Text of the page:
EU vaccine crisis: Australia fires back at Brussels after Italy seizes AstraZeneca jabs | World | News

Earlier today, Italy stunned Australia by deciding to block a shipment of AstraZeneca doses to the country. The decision to block the export of about 250,000 vaccine doses from Italy was later approved by the EU, after the drug company failed to meet its contract commitments. In response, Victorian Liberal MP Katie Allen appeared to mock the EU, claiming the bloc were in “absolute chaos” and “panicking”.

Speaking to Sky News Australia, Ms Allen said the disruption to the vaccine rollout caused by Italy’s decision to block a shipment of AstraZeneca doses to Australia is likely to be “minimum”.

She pointed out that the shipment was a fraction of the total vaccines Australia has procured, adding that the country “has got different options”.

Ms Allen said: “I understand that Europe must be panicking with how they are dealing with Covid.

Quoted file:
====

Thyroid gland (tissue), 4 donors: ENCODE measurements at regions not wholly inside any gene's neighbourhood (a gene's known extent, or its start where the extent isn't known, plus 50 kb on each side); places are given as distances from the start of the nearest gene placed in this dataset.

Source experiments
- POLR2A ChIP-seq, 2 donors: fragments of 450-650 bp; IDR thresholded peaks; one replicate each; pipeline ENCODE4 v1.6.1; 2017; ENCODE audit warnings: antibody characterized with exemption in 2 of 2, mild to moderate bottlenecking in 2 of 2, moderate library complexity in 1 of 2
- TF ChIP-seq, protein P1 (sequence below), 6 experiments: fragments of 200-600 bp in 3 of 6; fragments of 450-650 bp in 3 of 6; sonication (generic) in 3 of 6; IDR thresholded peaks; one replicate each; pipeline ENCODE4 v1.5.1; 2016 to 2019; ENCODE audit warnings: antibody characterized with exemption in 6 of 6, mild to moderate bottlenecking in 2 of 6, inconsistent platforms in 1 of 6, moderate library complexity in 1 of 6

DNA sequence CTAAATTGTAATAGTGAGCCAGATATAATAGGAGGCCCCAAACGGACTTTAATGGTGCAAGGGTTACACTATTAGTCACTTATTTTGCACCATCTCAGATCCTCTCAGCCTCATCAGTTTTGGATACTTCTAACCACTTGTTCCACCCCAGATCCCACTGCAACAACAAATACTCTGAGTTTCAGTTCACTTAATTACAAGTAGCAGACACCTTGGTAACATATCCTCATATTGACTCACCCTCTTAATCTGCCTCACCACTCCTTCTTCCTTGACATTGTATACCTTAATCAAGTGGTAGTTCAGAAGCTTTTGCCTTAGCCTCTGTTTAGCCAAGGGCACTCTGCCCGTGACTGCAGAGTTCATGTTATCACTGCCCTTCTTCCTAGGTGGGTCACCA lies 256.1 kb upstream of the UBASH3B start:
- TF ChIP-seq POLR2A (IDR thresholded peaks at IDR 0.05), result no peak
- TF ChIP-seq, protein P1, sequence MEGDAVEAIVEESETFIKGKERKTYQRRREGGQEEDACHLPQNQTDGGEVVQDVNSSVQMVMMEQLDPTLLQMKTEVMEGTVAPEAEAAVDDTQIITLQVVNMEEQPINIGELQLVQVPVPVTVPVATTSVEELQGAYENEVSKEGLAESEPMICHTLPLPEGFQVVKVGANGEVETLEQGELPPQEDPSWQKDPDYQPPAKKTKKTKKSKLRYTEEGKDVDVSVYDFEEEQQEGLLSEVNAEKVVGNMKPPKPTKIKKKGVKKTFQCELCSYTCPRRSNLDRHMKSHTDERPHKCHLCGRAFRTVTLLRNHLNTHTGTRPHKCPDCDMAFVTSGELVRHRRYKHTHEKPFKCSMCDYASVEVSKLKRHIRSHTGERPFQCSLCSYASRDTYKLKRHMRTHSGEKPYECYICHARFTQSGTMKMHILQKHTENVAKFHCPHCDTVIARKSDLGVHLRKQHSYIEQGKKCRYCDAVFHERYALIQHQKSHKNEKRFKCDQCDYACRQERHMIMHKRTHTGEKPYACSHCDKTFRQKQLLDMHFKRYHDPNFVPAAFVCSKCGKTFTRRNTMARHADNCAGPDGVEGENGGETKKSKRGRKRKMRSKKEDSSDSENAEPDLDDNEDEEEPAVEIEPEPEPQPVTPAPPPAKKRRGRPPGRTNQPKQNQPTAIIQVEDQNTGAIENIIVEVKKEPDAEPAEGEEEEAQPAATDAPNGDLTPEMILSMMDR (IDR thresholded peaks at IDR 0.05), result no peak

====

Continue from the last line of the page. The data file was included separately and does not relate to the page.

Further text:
“But that doesn’t mean a business plan started last year shouldn’t be rolled out.”

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She said the move shows the “absolute chaos” of vaccines in the EU, adding that Australia was already moving to produce vaccines inside the country.

The MP added: “It is very disappointing when we are let down but we have a plan so Australians are in a good position to stay safe.

“Our government has a diversified portfolio of vaccines. We have 150 million vaccines that we have been able to deliver, so we have lots of choice and options.

“250,000 is a lot of vaccine, but that being said we have many different choices and options.”

This is the latest incident in a feud between the EU and AstraZeneca, which had said it would only be able to deliver about 40 percent of the doses it agreed with the EU in the first quarter.

Olivier Veran, the French health minister, said on Friday that his country could join Italy in blocking shipments of vaccines to non-EU countries .

He told French TV: “I understand the Italian position. We could do the same thing.

“We’ll see. The more doses France has, the happier I will be as health minister.

“We believe in a European approach. France has the right to talk to its European neighbours to ensure that laboratories respect their commitments and contracts.

“That seems to me to be common sense.”

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